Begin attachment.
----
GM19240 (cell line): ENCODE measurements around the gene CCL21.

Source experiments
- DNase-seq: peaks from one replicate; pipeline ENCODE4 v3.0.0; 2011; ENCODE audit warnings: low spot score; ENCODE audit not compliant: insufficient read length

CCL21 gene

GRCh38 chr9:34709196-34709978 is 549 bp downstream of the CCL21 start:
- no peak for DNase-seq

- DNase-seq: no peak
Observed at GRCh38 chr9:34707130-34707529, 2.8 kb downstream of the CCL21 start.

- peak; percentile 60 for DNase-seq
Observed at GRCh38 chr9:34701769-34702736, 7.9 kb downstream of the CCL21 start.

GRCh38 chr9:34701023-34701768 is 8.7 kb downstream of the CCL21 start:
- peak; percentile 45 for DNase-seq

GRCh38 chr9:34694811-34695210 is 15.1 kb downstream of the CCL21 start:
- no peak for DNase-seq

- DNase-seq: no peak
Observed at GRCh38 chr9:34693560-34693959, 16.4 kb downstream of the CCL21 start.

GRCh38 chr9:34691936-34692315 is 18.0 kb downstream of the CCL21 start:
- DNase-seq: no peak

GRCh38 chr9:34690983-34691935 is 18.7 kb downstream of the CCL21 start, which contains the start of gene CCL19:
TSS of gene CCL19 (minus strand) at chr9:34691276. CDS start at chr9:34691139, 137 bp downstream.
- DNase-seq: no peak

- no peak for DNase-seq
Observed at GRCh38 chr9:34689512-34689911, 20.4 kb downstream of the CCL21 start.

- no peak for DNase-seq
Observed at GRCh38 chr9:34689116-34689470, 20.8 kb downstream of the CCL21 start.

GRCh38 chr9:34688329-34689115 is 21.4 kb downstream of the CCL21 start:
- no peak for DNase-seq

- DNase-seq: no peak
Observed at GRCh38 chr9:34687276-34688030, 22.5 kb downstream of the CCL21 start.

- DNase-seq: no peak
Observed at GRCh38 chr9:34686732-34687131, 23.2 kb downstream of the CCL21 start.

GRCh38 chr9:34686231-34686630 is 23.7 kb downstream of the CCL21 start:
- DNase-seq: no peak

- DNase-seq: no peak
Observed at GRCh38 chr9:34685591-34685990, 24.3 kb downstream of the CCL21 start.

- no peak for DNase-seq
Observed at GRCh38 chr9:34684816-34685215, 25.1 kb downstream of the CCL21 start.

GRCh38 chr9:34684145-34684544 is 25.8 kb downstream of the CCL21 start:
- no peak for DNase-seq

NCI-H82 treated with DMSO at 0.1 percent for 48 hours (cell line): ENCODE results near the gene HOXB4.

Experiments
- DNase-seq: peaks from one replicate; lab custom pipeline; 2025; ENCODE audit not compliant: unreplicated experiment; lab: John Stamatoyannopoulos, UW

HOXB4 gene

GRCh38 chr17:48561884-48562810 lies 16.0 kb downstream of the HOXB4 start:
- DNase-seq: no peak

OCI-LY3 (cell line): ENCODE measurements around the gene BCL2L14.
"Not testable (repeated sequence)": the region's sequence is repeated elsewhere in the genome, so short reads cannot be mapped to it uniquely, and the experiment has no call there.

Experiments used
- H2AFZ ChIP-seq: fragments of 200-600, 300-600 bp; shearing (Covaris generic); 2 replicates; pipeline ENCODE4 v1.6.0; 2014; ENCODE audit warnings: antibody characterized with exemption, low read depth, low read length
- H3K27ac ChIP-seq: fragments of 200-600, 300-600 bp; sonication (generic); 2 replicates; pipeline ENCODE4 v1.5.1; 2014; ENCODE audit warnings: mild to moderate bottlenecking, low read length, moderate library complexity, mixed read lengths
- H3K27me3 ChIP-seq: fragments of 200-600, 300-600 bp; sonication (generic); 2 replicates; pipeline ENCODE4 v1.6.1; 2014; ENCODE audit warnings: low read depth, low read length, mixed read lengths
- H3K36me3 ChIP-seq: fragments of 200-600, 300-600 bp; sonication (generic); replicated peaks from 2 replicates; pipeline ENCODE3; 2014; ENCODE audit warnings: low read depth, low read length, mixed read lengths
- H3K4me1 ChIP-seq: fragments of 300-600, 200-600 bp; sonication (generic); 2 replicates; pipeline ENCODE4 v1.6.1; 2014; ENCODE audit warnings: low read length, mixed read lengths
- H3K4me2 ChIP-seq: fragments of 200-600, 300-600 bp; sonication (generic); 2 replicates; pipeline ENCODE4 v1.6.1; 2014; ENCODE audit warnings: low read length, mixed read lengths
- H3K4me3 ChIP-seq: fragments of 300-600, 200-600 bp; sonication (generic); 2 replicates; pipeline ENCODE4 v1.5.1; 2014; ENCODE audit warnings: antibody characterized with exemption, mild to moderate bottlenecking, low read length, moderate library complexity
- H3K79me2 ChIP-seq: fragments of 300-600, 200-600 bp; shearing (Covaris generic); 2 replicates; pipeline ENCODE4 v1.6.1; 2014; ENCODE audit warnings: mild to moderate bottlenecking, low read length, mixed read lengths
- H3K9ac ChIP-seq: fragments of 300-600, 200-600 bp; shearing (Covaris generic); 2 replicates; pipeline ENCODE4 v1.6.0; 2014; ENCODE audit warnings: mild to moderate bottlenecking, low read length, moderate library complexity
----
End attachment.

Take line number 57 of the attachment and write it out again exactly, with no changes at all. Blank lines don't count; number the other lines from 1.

- H3K9ac ChIP-seq: fragments of 300-600, 200-600 bp; shearing (Covaris generic); 2 replicates; pipeline ENCODE4 v1.6.0; 2014; ENCODE audit warnings: mild to moderate bottlenecking, low read length, moderate library complexity